Smithsonian Journeys Dispatches

How the Red Sea Got its Name

On the shores of the Red Sea. Photo: Leah Ibraheem

On the shores of the Red Sea. Photo: Leah Ibraheem

The first people known to explore the Red Sea were the Ancient Egyptians, who explored the area c. 2500 BC while looking for commercial routes southward. So how did the Red Sea get its name? Theories abound, but no one knows for sure.

It could be from the red-hued "sea sawdust," a type of bacteria that grows near the water's surface. Some historians believe the Red Sea is named for the Himyarites, a group who once lived along it's shores.  Others believe that the "red" in Red Sea is actually a designator of the Sea's location relative to the ancient Mediterranean world - to the South. In ancient languages, the colors black, red, green, and white referred to North, South, East, and West, respectively.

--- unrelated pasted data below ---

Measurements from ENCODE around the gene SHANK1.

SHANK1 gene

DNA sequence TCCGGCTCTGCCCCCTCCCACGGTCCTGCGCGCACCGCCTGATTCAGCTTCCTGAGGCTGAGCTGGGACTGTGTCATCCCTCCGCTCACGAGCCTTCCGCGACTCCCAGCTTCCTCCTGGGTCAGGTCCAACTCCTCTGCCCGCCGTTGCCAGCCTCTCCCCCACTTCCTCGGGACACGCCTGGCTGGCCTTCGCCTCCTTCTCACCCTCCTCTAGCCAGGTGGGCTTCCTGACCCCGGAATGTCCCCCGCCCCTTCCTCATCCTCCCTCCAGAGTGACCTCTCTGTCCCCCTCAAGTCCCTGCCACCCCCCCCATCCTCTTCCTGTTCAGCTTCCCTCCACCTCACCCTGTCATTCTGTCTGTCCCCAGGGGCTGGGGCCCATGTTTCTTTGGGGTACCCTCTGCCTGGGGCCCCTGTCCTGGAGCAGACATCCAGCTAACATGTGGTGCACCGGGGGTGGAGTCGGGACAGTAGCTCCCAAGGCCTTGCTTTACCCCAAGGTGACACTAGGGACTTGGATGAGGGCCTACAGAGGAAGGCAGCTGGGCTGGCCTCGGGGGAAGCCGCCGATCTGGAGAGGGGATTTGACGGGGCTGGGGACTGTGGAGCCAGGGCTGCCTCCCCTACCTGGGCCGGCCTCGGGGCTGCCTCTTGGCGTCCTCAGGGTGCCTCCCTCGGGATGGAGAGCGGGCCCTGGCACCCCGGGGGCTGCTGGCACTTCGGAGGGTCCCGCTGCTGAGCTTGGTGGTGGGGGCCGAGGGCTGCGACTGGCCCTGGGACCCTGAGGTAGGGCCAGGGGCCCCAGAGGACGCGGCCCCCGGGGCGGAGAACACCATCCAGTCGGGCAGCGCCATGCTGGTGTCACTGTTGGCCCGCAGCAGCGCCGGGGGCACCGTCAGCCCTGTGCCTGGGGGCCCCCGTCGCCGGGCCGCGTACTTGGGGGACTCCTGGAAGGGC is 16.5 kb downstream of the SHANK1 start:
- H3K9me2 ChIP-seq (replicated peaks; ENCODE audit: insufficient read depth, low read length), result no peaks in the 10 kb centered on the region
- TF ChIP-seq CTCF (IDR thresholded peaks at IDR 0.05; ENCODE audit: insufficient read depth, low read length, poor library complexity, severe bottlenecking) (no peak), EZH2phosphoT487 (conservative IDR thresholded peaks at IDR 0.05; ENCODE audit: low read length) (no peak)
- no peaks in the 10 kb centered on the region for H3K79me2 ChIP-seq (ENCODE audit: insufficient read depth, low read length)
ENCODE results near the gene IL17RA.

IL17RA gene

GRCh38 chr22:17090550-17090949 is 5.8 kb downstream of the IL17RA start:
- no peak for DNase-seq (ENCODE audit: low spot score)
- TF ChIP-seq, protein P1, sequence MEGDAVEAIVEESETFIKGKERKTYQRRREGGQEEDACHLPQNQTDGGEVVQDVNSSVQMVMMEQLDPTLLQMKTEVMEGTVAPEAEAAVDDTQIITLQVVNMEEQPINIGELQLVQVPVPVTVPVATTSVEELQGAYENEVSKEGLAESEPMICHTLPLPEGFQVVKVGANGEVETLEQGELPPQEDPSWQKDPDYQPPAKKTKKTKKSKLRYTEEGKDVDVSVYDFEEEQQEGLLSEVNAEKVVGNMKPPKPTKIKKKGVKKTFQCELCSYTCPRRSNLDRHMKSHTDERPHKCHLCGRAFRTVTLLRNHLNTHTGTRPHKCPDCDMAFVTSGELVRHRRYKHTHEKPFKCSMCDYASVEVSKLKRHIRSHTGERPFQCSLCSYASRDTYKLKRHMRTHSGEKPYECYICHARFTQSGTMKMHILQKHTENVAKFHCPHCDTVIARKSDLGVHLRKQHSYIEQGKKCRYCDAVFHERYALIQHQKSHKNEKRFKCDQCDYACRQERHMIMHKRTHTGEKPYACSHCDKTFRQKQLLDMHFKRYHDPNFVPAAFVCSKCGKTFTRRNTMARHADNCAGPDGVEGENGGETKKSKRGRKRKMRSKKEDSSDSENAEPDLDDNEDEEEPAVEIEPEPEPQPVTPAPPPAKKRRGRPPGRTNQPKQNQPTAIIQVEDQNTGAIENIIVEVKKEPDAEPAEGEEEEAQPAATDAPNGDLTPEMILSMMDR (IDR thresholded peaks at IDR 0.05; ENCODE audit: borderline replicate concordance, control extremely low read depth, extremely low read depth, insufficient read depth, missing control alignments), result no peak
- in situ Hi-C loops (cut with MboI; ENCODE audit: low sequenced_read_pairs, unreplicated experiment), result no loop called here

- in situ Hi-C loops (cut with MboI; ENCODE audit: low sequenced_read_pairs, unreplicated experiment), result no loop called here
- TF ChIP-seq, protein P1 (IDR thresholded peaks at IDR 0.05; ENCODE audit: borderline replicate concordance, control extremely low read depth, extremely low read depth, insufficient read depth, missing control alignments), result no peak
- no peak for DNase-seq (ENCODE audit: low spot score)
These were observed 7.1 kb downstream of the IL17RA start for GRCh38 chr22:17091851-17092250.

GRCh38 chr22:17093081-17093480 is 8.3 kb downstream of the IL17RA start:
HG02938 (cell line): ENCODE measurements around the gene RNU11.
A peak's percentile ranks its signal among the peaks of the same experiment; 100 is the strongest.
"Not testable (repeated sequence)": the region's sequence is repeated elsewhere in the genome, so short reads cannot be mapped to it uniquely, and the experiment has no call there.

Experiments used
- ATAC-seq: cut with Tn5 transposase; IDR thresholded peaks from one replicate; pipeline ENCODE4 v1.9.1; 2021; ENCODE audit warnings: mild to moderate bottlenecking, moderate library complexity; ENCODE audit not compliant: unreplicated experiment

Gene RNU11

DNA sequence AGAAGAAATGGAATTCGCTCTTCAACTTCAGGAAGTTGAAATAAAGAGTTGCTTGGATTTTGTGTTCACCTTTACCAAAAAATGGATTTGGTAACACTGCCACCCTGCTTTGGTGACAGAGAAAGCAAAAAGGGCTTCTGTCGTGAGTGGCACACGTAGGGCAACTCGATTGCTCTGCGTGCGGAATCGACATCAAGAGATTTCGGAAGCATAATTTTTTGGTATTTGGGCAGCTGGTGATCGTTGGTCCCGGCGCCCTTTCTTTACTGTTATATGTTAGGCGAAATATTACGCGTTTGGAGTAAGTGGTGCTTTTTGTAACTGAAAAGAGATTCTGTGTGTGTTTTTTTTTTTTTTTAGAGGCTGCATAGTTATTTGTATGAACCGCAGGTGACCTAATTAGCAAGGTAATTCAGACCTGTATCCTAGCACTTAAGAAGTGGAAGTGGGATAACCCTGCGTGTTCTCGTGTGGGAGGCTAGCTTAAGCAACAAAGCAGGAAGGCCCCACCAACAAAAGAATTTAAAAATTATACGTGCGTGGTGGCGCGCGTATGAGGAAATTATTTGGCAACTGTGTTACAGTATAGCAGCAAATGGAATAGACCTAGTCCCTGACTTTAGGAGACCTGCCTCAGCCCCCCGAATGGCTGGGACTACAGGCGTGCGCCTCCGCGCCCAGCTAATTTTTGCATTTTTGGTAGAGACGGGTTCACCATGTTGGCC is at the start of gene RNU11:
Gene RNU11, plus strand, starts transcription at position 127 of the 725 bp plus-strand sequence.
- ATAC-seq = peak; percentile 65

Wherever the name comes from, visitors to the Red Sea today can take advantage of fantastic snorkeling - more than 1200 species of fish have been found in the coral reef ecosystem of the Red Sea; more than 100 of these have not been located in any other body of water.

If this sounds good to you, join Smithsonian on our Ancient Civilizations of the Red Sea program for a chance to go snorkeling in Ras Mohammed National Park.

What's your favorite place to go snorkeling? Share your story.